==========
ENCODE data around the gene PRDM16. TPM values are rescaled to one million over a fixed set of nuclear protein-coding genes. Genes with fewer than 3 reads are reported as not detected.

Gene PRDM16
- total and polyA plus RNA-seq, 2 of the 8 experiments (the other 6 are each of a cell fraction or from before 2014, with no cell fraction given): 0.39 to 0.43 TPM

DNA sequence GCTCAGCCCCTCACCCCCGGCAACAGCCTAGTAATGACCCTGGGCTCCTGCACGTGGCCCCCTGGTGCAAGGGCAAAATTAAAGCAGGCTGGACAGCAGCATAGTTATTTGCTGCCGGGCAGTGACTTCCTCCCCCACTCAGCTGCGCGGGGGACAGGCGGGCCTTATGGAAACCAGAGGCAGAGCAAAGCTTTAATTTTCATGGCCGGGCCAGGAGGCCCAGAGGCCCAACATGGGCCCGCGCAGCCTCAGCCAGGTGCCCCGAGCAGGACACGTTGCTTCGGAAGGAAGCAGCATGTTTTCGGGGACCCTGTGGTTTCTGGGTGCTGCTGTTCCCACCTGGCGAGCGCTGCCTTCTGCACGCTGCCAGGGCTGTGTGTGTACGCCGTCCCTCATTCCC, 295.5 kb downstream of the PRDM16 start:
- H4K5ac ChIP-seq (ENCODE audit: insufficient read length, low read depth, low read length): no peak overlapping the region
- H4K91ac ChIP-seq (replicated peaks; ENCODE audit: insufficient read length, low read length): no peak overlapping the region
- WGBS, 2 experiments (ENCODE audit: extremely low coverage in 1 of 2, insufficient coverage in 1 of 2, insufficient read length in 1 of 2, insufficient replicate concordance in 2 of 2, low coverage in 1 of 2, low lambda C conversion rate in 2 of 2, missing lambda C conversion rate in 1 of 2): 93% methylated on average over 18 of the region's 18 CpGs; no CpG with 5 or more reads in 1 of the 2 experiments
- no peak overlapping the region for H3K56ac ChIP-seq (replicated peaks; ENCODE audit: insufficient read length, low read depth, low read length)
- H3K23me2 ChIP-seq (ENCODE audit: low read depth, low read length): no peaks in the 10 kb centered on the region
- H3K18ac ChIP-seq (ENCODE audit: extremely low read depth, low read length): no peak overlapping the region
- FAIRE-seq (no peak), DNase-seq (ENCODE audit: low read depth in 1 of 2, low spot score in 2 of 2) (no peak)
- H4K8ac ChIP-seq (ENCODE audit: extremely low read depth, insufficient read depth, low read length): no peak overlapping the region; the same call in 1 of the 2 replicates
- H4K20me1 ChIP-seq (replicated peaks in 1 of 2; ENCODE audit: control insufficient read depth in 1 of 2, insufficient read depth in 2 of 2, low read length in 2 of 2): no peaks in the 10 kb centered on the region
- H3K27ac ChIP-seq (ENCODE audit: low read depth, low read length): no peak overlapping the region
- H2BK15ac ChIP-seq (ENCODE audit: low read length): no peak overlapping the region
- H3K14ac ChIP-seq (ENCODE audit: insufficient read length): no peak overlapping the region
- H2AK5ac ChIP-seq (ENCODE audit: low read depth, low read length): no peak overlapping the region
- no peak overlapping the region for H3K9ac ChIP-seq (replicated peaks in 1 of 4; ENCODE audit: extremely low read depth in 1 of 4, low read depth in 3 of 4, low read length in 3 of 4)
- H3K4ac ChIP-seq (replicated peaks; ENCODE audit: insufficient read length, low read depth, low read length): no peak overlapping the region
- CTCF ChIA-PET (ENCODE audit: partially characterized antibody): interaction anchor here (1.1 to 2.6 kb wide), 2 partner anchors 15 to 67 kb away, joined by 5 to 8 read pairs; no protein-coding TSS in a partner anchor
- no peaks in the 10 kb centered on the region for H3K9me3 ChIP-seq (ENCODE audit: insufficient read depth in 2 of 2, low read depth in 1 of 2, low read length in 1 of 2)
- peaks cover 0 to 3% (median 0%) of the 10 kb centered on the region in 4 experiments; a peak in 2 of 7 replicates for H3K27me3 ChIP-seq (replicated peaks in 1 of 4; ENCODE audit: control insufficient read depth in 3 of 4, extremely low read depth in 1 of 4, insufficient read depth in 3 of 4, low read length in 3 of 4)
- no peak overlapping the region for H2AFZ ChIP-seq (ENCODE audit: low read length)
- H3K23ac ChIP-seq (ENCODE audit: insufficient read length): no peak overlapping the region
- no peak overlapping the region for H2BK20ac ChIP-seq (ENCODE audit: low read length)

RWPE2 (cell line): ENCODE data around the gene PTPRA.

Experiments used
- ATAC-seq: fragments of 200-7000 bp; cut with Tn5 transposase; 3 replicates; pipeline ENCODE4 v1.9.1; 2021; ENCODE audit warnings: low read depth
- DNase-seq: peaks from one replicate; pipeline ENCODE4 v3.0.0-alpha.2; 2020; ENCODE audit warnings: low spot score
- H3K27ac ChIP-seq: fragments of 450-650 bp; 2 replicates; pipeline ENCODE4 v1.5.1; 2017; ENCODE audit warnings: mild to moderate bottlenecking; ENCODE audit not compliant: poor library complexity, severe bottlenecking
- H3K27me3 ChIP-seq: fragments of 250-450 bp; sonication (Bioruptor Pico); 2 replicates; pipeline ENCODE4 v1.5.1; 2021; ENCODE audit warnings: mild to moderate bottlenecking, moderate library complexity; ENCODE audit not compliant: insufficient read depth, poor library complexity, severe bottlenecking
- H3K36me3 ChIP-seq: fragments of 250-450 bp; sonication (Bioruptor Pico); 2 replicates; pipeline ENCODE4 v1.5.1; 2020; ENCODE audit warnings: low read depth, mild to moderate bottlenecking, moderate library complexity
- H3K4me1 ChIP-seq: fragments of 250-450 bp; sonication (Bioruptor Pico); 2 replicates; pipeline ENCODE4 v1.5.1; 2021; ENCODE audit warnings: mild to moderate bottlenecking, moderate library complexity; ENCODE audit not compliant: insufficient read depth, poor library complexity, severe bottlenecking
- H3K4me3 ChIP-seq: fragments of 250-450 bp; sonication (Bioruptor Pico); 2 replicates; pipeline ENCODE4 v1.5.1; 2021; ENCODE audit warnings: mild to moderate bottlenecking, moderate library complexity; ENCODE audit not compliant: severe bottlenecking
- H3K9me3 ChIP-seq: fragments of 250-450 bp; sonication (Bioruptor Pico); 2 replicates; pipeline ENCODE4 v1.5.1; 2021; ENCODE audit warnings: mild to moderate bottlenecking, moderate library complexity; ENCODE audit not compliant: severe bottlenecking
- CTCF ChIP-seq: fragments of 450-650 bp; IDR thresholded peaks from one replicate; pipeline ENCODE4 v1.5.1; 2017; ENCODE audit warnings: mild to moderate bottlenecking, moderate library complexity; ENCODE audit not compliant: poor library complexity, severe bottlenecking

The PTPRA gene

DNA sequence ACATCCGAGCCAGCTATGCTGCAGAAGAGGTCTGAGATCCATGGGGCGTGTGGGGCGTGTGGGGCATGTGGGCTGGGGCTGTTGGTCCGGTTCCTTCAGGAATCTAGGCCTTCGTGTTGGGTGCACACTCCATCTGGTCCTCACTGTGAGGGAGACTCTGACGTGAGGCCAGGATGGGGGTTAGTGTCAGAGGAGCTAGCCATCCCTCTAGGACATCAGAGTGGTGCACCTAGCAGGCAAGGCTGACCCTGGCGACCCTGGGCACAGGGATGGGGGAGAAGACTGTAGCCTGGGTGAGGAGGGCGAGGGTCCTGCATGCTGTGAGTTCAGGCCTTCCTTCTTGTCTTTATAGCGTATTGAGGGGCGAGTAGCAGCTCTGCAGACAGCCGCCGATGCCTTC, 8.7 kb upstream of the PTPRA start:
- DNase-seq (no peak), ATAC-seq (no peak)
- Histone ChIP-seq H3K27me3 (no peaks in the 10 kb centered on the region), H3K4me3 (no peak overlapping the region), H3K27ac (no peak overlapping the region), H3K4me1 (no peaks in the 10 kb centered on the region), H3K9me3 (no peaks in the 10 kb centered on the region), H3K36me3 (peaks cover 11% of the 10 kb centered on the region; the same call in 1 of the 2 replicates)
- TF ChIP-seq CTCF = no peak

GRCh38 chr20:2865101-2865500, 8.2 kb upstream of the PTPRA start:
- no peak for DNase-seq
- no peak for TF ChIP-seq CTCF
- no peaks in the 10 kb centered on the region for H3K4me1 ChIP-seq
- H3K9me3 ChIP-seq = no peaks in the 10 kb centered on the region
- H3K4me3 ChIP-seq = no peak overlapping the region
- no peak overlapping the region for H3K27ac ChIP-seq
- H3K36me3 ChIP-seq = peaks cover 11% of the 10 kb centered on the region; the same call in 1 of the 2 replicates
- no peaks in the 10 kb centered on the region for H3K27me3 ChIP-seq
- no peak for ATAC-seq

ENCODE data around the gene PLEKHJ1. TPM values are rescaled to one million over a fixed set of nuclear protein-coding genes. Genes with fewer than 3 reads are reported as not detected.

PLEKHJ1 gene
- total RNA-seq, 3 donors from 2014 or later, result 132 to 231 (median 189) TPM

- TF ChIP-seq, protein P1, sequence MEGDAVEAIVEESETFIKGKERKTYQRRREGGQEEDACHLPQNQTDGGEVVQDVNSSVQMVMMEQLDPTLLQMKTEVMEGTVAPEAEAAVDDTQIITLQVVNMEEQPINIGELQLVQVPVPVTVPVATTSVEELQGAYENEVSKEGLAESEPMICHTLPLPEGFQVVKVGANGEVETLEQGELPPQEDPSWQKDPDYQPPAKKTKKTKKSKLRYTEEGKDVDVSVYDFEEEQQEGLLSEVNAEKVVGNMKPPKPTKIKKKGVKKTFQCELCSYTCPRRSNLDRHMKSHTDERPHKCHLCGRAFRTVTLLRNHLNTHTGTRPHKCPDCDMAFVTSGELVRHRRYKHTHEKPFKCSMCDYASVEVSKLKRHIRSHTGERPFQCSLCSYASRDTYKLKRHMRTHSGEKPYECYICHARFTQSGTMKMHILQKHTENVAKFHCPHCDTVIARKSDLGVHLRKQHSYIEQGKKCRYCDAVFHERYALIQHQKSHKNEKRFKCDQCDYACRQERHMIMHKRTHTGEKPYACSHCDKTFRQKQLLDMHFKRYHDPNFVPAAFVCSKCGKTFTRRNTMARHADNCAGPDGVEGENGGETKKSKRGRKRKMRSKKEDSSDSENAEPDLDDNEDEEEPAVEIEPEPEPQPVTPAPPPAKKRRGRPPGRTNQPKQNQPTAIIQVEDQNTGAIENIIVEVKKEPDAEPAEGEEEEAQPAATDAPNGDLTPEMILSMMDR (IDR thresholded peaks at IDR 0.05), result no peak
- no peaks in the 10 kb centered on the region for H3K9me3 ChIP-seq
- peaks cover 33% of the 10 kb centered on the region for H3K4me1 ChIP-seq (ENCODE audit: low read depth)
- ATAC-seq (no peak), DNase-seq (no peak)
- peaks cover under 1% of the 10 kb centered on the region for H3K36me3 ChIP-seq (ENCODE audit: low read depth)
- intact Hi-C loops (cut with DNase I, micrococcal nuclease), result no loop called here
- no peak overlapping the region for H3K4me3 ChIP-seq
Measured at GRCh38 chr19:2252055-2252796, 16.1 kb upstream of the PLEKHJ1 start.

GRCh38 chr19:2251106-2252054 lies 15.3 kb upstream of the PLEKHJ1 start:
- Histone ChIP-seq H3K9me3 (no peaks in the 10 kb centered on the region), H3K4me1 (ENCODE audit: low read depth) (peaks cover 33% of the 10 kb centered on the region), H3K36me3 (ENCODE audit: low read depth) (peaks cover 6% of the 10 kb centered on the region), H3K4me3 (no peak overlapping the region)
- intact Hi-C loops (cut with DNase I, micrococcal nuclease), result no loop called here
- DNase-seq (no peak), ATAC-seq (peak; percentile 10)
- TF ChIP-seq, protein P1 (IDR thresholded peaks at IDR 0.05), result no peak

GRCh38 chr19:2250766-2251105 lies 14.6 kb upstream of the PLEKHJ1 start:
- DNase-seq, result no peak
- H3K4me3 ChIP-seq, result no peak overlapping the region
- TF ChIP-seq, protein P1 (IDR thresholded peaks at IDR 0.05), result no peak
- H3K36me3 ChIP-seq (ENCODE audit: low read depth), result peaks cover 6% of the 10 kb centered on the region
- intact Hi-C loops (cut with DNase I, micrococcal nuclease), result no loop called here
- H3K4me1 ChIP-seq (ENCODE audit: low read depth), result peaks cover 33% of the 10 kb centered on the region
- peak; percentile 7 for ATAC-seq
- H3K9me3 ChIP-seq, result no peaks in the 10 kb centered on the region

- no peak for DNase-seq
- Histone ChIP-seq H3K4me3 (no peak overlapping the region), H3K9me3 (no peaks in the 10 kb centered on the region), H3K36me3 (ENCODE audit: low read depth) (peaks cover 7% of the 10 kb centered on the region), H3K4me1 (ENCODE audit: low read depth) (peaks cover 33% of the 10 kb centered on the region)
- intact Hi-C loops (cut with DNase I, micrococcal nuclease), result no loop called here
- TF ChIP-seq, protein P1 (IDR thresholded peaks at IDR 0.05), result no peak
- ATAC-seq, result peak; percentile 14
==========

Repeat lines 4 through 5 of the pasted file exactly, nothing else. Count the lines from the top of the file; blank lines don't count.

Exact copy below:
DNA sequence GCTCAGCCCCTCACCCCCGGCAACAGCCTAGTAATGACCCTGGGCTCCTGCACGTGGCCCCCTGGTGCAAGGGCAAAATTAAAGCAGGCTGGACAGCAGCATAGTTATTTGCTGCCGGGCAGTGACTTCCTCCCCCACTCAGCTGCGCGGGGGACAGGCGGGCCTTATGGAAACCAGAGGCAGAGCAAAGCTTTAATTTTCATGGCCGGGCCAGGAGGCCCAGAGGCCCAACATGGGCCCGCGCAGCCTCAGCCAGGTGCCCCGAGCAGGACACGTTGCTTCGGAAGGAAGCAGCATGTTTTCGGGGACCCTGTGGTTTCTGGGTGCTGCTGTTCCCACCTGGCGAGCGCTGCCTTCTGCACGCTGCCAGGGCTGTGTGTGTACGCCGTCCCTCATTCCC, 295.5 kb downstream of the PRDM16 start:
- H4K5ac ChIP-seq (ENCODE audit: insufficient read length, low read depth, low read length): no peak overlapping the region